Window Lifts

Debugging Electric Window Lifts on a Volvo 240

Q. Patrick Lum

One of my new staff up here has a 83 240. Its rear windows don't work. Front windows used to work, now don't. This happened to my rears on my 260 before. The fix was simple. I believe their switch contacts have been cleaned. The other fix is...?

A. Cam Finnigan

I have never been fortunate (unfortunate) enough to have a 200 with windows, so have never experienced difficulties as such. However, let me say that with any problem on those cars, the very first thing you need to do is check the fuse block. Fuse problems plague those cars due mainly to the metallurgy of the metals used in the holder and/or fuses. The quick solution is to rotate the affected fuses in their holders to see if that cures the problem. This is a temporary fix. A good approach is to disconnect the battery, remove all the fuses, clean all fuses and sockets with a small wire brush or abrasive paper. A good approach is to coat the fuse ends with a protectant such as that used for aluminium conductors.

I have included a diagram of the window electrical system (sorry about the poor quality). It's pretty straightforward. Given how few parts there are, it should be simple to trace. The index does not include these components but looks as though they are as follows. Top are five driver's switches (light yellow): rear one side, rear other side, disable rear windows, passenger side front, driver window. The three remote switches (light blue) are in a row near the bottom. The motors (green) are shown as "M". Item 126 (purple) appears to be a relay that enables power to the whole system. One line BL-Y comes from the ignition switch and the other most likely should be unswitched but possibly fused. Obviously, this needs to be verified.

Click for Full-Sized DiagramFull Sized Diagram
Here's how it works. The remote switches (i.e. at the rear of the car, highlighted in light blue) normally just connect the motor (in green) through to the driver's switch (in light yellow) on two wires. Both of these wires are normally connected to ground by the driver's switches. Pressing the driver's switch for the rear window removes ground and applies +12 V to one wire or the other depending on the direction required. The switches at the remote (rear) location operate by also removing ground from one of the wires and applying +12 V to it from the 1.5 Y wire from the rear "disable" switch at the driver's position.

If the rear windows don't work, there are other questions like which switch (front or rear) doesn't work, or both? Do the windows go up but not down on one of the switches? The switches have many contacts so a failure may not result in total failure.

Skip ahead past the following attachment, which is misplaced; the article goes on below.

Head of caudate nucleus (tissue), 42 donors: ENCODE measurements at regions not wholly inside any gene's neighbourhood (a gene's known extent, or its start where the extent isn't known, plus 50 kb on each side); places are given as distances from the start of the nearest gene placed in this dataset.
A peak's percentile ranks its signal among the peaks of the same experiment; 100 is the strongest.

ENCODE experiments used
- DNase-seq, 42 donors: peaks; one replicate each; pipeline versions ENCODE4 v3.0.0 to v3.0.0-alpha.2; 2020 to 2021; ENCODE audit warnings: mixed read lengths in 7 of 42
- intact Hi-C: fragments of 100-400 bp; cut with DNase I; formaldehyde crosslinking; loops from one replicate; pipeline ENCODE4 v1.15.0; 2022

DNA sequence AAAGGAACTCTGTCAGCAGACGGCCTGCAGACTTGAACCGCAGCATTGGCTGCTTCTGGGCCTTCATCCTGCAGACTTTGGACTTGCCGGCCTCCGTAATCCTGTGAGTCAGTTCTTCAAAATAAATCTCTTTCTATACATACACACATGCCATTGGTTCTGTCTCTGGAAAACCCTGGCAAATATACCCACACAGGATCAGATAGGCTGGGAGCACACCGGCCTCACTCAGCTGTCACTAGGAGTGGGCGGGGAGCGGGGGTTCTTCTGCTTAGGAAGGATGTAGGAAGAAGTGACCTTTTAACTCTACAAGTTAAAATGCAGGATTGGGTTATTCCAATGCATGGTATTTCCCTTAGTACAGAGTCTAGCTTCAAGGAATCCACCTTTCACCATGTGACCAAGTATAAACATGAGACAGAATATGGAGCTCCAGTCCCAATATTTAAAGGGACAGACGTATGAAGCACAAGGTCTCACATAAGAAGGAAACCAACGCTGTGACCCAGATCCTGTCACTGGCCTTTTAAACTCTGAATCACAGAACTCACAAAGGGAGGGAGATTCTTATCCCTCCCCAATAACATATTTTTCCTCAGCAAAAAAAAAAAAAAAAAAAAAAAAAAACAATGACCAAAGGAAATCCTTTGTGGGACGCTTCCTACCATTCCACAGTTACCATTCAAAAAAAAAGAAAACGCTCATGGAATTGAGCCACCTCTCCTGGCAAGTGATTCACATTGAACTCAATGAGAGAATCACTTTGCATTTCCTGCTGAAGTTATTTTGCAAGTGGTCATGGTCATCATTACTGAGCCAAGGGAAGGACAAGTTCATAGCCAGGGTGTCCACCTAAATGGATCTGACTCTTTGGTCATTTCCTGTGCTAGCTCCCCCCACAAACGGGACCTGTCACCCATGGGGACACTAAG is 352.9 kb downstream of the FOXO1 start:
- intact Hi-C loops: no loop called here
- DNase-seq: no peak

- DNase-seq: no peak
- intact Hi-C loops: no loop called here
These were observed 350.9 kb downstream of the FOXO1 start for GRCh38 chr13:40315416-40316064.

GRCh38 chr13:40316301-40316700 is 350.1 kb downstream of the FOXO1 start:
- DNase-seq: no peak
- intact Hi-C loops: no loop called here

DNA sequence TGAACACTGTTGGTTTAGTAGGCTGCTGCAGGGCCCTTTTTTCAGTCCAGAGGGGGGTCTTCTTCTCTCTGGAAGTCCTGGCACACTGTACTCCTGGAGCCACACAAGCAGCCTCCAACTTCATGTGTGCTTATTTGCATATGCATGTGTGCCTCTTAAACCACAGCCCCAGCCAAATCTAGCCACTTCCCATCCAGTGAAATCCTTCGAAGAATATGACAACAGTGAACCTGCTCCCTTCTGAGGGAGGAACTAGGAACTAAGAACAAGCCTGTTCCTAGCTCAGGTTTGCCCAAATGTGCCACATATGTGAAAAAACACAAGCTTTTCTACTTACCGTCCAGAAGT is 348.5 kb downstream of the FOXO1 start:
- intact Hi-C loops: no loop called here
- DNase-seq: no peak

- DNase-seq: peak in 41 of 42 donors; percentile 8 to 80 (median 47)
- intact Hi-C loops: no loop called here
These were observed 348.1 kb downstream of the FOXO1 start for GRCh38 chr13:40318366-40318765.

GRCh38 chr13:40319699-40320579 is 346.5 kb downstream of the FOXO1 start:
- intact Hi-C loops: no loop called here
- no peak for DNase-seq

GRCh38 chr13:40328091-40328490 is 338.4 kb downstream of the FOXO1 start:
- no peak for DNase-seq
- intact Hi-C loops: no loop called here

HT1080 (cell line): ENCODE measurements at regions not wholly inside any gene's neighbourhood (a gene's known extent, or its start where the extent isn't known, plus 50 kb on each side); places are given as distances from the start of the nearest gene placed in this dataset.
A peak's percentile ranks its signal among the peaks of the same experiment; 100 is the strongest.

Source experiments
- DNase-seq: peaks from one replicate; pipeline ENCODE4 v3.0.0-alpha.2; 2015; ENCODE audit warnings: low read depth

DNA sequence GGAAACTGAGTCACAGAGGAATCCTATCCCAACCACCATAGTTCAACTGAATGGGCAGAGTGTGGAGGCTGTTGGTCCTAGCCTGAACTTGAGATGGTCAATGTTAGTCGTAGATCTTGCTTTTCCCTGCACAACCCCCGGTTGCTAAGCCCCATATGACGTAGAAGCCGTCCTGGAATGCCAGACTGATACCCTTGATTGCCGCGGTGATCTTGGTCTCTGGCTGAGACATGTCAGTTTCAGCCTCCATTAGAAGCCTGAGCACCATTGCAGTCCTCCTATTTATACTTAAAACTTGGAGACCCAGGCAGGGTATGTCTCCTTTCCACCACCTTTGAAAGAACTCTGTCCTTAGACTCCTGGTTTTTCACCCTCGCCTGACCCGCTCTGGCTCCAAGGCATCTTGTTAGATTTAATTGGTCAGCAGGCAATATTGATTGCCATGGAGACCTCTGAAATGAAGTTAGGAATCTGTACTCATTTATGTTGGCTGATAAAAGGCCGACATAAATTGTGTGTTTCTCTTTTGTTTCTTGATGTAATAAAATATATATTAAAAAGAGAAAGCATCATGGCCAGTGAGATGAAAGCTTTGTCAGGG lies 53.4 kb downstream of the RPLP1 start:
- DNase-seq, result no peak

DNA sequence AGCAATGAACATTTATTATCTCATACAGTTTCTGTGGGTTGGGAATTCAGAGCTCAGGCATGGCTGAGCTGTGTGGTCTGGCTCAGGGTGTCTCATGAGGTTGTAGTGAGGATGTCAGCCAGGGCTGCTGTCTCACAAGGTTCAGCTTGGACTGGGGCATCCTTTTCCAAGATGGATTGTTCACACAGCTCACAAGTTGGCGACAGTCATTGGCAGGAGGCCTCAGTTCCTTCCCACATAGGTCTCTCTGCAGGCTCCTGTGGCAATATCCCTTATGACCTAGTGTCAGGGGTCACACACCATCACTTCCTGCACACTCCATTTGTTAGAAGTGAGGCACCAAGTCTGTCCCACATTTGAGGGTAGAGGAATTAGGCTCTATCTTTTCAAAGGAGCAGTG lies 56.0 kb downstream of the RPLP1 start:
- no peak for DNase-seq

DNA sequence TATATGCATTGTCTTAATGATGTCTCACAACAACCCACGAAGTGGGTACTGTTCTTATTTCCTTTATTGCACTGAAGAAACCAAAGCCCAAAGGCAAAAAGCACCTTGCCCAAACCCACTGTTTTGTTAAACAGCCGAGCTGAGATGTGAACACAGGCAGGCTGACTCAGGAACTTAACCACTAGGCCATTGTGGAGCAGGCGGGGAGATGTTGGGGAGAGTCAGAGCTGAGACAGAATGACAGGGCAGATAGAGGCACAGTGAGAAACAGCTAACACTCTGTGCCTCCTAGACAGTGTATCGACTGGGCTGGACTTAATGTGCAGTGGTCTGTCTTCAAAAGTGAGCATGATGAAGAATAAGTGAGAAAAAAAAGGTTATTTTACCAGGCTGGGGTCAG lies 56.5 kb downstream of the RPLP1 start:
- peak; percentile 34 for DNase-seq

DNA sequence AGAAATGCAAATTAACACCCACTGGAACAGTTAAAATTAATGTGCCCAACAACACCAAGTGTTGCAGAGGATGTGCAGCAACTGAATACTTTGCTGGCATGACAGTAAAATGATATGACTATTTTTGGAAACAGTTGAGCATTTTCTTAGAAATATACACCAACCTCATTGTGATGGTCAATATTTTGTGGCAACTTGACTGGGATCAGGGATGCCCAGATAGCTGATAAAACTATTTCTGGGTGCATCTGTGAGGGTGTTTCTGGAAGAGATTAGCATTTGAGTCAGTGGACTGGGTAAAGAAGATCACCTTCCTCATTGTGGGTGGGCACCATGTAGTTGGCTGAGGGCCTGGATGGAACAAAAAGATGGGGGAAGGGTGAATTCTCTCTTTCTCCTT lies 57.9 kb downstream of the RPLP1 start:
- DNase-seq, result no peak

For the rear windows, here is a typical debug scenario. First, fashion a test light using a bulb such as a 22 W brake light. Attach one lead to a 12 V source. Test the light by touching the other lead to a good ground on the car; the light should come on. Go to the rear actuator motor and touch the test light lead alternately to each of the two contacts. The lamp should light brightly in both cases, indicating that both terminals of the motor are correctly grounded. If one terminal or the other (or both) does not produce a strong illumination of the test light, then this test should be repeated going to the rear switch, the harness connecting the rear to driver's switch, and finally to the black ground wire that will be attached to a grounding point on the chassis. In each case the lamp should light brightly.

Next, turn on the ignition key and ensure the rear window switches are enabled. Move the test lamp's fixed lead from +12 volt to ground. Connect the free end to the yellow wire going into the rear switches. It should light. If it doesn't, check again at the enable switch at the driver's position, both red and yellow wire. If the red has voltage and yellow doesn't, suspect the switch. If the red wire does not have power, then there is a fault in the supply and the relay should be checked next. Pressing the rear window switch should place 12 V across the motor, ground on one side, 12 V on the other.

The front switches are tested in the same manner, the main difference being a red wire supplying 12 volts instead of a yellow wire.

Given that the windows did not all fail simultaneously, it rules out just the fuse(s). Nevertheless, that is a good place to start.